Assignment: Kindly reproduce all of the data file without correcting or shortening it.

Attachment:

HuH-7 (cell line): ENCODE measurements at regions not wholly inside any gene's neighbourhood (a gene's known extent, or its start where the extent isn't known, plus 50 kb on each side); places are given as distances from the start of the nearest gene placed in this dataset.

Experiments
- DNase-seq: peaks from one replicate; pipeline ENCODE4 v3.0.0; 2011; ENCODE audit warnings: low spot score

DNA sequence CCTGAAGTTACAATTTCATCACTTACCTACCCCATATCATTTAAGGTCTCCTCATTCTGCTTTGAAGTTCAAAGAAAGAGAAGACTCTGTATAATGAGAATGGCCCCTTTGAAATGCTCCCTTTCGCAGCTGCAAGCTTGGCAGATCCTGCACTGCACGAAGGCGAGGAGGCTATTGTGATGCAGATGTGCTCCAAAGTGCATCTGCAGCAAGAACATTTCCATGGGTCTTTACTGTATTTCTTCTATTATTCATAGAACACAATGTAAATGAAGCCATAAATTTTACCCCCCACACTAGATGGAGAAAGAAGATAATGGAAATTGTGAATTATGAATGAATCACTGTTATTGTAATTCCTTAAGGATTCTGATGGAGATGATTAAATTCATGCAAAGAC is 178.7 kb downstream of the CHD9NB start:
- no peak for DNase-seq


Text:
HuH-7 (cell line): ENCODE measurements at regions not wholly inside any gene's neighbourhood (a gene's known extent, or its start where the extent isn't known, plus 50 kb on each side); places are given as distances from the start of the nearest gene placed in this dataset.

Experiments
- DNase-seq: peaks from one replicate; pipeline ENCODE4 v3.0.0; 2011; ENCODE audit warnings: low spot score

DNA sequence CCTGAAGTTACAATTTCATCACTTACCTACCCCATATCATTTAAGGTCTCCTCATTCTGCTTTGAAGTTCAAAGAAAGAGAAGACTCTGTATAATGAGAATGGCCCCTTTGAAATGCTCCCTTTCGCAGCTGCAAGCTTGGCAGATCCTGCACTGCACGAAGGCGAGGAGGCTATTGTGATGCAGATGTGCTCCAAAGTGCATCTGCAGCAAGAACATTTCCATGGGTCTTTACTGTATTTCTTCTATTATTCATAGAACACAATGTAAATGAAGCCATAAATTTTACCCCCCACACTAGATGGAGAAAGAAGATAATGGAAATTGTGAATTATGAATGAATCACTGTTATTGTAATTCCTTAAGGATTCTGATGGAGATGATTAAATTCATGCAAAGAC is 178.7 kb downstream of the CHD9NB start:
- no peak for DNase-seq